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December 21, 2009

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Cold puts a chill on tomb-visit crowding

CHILLY wind and freezing temperature put a crimp in tomb-sweeping, as fewer people than expected turned up in cemeteries for the customary Winter Solstice tomb-sweeping weekend peak.

Around 678,000 people went to cemeteries in the suburbs and nearby provinces to visit their ancestors' tombs on the weekend, about 20 percent fewer than expected, according to the Shanghai Civil Affairs Bureau.

The Shanghai Highway Administration said daily vehicle volume on local highways for the weekend was about 300,000 - not much higher than the previous weekend.

"Traffic peaked in the morning, and after that, the highway began to become free," said Dong Hui, an official with the administration.

Both bureau and administration officials said big crowds for tomb-sweeping may yet appear tomorrow, the Winter Solstice Day.

"Although it will be a workday, we still reckon that some people may be off for visiting cemeteries," said an official with the bureau's funeral management division, who only identified herself as Zheng.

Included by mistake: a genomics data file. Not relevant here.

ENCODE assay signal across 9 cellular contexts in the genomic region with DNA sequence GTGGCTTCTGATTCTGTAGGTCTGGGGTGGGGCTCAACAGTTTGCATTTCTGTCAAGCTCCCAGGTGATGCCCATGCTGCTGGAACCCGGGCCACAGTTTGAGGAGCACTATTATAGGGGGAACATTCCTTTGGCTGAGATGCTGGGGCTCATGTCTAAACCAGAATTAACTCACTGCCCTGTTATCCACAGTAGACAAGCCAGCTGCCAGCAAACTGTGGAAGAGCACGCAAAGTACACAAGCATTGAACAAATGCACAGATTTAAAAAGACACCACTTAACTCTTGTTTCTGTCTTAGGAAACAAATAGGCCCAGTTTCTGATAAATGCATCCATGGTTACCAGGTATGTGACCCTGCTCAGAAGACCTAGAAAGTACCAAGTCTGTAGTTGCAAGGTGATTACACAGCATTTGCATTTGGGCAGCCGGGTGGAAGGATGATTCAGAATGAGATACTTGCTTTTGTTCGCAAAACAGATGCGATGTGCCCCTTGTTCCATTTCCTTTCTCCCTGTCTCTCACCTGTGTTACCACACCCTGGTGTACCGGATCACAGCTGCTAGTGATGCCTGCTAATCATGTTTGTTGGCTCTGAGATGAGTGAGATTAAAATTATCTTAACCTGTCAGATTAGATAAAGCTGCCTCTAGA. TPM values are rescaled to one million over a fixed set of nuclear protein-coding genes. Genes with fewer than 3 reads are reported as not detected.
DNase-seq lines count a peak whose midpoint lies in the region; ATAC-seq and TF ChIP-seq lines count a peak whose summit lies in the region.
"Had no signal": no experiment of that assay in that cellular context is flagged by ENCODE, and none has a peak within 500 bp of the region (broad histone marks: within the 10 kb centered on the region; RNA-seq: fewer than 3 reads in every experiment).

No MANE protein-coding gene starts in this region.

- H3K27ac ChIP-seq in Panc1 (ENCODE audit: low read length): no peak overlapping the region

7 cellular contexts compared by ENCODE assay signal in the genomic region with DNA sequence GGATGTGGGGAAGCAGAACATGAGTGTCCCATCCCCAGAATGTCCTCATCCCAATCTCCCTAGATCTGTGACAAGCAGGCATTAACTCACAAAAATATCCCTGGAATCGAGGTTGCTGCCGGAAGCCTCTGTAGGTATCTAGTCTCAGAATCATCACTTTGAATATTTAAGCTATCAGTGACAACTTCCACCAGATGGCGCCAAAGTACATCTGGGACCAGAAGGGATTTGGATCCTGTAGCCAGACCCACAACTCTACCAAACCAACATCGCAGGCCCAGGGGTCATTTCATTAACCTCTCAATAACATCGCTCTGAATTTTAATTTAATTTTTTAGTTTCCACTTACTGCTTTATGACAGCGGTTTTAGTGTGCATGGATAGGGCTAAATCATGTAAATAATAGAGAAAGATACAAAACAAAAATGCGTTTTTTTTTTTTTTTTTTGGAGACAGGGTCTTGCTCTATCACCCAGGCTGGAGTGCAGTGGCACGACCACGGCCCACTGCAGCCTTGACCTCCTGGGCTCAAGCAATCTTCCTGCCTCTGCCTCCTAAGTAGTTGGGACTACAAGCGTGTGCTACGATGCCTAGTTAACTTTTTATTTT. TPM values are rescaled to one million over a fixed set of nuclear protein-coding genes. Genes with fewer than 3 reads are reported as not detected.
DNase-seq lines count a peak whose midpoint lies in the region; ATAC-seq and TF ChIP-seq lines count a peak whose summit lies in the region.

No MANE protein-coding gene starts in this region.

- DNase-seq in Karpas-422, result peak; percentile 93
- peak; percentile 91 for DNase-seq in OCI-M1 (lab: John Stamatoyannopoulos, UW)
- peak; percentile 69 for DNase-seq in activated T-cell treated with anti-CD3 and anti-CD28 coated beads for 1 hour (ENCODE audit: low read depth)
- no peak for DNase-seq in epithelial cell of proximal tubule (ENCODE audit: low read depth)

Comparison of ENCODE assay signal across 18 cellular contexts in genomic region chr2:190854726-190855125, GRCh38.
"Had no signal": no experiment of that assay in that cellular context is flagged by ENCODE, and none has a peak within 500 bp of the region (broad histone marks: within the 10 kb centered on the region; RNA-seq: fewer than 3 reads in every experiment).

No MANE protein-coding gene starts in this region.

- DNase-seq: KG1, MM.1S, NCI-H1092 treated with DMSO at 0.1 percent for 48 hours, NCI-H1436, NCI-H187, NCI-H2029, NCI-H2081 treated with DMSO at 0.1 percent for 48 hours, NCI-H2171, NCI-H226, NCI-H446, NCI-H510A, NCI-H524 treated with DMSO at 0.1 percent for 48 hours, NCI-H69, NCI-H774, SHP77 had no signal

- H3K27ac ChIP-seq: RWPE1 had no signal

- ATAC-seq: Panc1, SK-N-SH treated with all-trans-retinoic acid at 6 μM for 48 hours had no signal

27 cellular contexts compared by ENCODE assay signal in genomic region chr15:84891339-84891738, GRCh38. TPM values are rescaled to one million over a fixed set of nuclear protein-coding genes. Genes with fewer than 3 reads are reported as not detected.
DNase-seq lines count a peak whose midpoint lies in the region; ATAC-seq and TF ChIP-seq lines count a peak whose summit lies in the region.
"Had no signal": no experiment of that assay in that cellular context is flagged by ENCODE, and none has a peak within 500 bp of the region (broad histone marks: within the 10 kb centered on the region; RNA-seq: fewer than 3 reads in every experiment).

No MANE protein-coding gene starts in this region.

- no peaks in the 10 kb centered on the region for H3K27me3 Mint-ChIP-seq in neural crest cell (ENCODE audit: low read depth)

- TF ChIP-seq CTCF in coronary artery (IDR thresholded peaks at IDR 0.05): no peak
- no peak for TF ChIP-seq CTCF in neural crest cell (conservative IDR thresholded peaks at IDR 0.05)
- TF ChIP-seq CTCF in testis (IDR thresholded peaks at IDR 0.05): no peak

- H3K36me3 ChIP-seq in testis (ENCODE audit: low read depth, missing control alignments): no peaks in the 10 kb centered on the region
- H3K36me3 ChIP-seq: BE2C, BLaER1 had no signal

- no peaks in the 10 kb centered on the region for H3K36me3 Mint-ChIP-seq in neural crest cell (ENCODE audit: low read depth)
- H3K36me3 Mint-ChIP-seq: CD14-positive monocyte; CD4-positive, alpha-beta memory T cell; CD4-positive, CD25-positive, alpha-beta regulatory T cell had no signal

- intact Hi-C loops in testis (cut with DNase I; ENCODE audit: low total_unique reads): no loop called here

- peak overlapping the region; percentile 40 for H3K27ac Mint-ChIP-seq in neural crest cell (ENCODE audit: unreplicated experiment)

In the cemeteries, the scene of people crowding around tombs didn't materialize in the morning, and there were even fewer people in the afternoon.

"I went to Fushouyuan Cemetery in Qingpu on Saturday afternoon," said Ding Ruyu, an accountant. "I felt chilly and even a bit scared because there were few people around me and my daughter."

With the weekend being the coldest so far of the winter, many people, seniors especially, chose to stay at home, officials said. As most cemeteries are in suburbs, it would be even colder than downtown.

Some cemeteries took steps to divert visits to other days.

"The number of families planning to set up new tombs decreased obviously from last year's," Zheng said. "This also helped reduce the number of people going to the cemeteries."

Earlier, the bureau expected around 2.06 million people, but up to yesterday, only near 1.09 million people have been to the cemeteries.

"The rest are very likely to go on Tuesday," said Zheng.

Traffic may clog tomorrow, officials said, when vehicles going to cemeteries meet those going to work.


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